The report also revealed that, in 2016, Switzerland remained the largest destination for the Middle East and Africa’s offshore wealth, accounting for 31 percent with a projected CAGR of 4.7 percent over the next five years. This was followed by the UK/Channel Islands at 23 percent with a CAGR of 5 percent, and Dubai at 18 percent with a CAGR of 4.5 percent.
“In the Middle East and Africa (MEA), wealth expansion should stem, in relatively equal portions, from existing assets and higher household savings,” said Massi. “Looking ahead, the share of wealth allocated to each asset class is expected to remain stable, with regional wealth projected to rise at an annual rate of roughly 8 percent through 2021. In the coming years, more local players will enter the wealth management market as traditional revenue pools become more competitive.”
Moreover, according to the report, global private financial wealth grew by 5.3 percent in 2016, to $166.5 trillion, driven primarily by accelerating economic growth and the strong performance of equity markets in many parts of the world. The rise was greater than in the previous year, when global wealth rose by 4.4 percent. All regions experienced an increase in overall wealth, and Asia-Pacific once again was the fastest-developing region, with nearly double-digit growth of 9.5 percent. Western Europe posted modest growth (3.2 percent) as uncertainty over Brexit played a role. By the end of 2017, the level of private wealth in Asia-Pacific is projected to surpass that in Western Europe, and by 2019, the combined level of private wealth in Asia-Pacific and Japan is projected to surpass that in North America.
The report noted that offshore wealth grew at a slower pace (3.7 percent) than onshore wealth did (5.4 percent) in 2016. Switzerland remained the largest offshore center, with a 24 percent share, but that share is projected to decline through 2021. Hong Kong and Singapore remain the fastest-growing offshore centers globally because of both their status as the preferred booking centers for regional clients and the anticipation of strong growth in Asia-Pacific. Expansion is expected to continue in the long term, but China’s ongoing restrictions on investment outflows may slow it down to some degree in the short term.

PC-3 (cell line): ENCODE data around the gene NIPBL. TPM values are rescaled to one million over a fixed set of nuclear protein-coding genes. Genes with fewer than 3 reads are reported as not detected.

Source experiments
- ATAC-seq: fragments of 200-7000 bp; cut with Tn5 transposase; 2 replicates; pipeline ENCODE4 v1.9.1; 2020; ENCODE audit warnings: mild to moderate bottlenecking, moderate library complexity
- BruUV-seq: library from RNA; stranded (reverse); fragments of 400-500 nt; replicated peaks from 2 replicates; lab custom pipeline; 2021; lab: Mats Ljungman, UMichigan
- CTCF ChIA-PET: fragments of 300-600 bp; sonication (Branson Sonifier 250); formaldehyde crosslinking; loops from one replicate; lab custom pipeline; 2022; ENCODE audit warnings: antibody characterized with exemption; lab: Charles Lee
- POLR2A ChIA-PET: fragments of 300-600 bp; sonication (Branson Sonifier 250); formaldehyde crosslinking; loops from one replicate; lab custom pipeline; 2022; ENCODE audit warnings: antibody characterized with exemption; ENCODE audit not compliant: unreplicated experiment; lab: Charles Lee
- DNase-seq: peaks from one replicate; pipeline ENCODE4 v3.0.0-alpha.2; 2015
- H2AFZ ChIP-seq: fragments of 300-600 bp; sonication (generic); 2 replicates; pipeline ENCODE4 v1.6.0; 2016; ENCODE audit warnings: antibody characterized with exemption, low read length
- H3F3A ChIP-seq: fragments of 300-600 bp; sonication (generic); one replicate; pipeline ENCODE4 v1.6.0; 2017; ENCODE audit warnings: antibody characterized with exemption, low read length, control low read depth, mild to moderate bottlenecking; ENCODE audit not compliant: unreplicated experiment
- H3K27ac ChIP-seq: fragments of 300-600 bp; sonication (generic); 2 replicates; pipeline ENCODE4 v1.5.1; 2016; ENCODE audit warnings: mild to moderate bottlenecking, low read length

Besides, wealth managers have seen a steep decline in top-line margins over the past ten years, with return on assets declining across diverse regions and types of players. Although a number of institutions have been cutting costs to help mitigate negative trends, many have not commensurately increased investments to help adapt to the new digital environment. In the past year, however, BCG has observed an inflection point, with more wealth managers using cost savings and other resources to increase their strategic investments. They are shifting from a short-term focus on maintaining profitability to a longer-term, transformative outlook that involves defining the business model of the future—one that will be digitized and vertically disintegrated, with noncore functions highly commoditized.
The report further noted that in order to make a true step change and leapfrog the competition, wealth managers need to shift their approach to digital technology and design advanced, high-impact client journeys front to back—creating a next-generation, 2.0 version of the client experience. Client journeys 2.0 that seamlessly navigate their way through the front, middle, and back office. That cut across all digital, relationship manager, and expert contact points to focus on the moments that matter most to clients. Moreover, the report noted the alignment of all capabilities and processes for the delivery of the right services at the right time go beyond most current approaches.
© The Saudi Gazette 2017